Since they were both apparently new only a couple years ago I wouldn't recommend doing both sides. Normally it is better to bite the bullet and do both since the other should be about ready to rip, but in your case the mystery is why this one tore at all. (It's all about age and heat - I've never heard of any being torn by road debris... although I suppose it could happen.)
BTW - have the mechanic look the brake rotor over when he is in there. I don't know about your car, but my daughter's '93 Accord is made so replacing the brake rotor takes 90% of the work to replace the axle. If that's the case and the rotor is headed for replacement soon, better to do it at the same time.
Mike
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sides, which is essentially the same job... curse me) and both on a '94 Integra. The tough parts are the same on both - unstake the dog on the axle nut and get the axle nut off (easy with air tools, a devil with hand tools) and separate the taper pin on the lower ball joint (tough to do without tearing the ball joint boot even with air tools, unless you have "the touch"). The first one I ever did was on a Dodge that was a maintenance nightmare, but the axle was easy. There was no taper pin on the ball joint, just a straight pin with a pinch clamp.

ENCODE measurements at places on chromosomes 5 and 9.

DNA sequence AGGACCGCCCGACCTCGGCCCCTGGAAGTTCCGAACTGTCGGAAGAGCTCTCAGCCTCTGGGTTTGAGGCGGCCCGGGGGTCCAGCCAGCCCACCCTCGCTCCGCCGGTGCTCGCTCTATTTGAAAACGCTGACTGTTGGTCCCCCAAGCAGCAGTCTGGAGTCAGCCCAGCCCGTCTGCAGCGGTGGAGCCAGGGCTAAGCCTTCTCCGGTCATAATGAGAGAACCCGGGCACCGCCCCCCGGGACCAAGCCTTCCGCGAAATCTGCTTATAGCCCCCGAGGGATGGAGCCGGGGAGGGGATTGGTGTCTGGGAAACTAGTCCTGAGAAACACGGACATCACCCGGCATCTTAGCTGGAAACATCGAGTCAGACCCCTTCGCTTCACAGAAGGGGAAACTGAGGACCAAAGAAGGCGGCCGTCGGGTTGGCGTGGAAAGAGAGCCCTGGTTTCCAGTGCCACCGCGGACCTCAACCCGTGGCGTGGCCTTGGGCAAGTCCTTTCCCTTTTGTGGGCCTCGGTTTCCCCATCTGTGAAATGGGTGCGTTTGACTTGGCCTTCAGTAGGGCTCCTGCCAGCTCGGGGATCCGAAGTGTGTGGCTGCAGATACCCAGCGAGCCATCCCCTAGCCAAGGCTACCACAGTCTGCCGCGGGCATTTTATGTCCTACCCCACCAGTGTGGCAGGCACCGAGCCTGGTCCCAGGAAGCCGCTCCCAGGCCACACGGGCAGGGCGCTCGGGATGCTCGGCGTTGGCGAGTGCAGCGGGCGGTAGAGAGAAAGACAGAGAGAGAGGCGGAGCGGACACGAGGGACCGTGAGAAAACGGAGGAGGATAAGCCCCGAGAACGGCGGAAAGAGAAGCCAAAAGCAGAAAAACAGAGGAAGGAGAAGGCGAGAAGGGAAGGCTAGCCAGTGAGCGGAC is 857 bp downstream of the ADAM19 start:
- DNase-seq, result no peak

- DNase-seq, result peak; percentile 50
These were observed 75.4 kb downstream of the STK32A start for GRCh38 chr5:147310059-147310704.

I think most of the dealer price is the part - you know they aren't using a rebuilt from the local parts store.
Mike
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"> I've recently done one on a '93 Accord (and then had to do rotors on both

The "touch" with the ball joint is using a big hammer on it. Just hit it on the front after loosening the bolt a few turns. I was leery of doing this until a mechanic at my dealer told me he did them this way. If the dealer tech does it, it should be OK for a DIY job. Since the ball joint stud is tapered, hitting the part it goes through causes it to pop out. At least it did for me. Also, I had no problem with the axle nut on my Civic using a cheater bar on a 1/2" ratchet. YMMV.
WW
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but I tried an air hammer with a 4 lb hammer as an anvil. No joy. Eventually I used an air chisel as a pickle fork type wedge on the area where the two pieces overlapped beside the ball joint boot and that got it. The impact wrench made the axle nut easy, especially after using the air chisel to unstake the nut :-) Usually a humungous cheater bar will get the axle nut loose okay, but the first time it's done on a Honda can bring tears to your eyes. I swear the factory must put Superglue in all their threads.
I suppose the tight nut is better than the alternatives. My older son's first car was an old Subaru that had the hub destruction I described to "rynniki". (That's how I knew so much about it!) The wheel creaked when we bought the car and it took a while to figure out what was going on. The axle nut didn't resist when we removed it, and the worn splines inside told the rest of the story. We tried greasing the splines to slow the destruction process but it didn't help much.
Mike
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WaterWatcher wrote: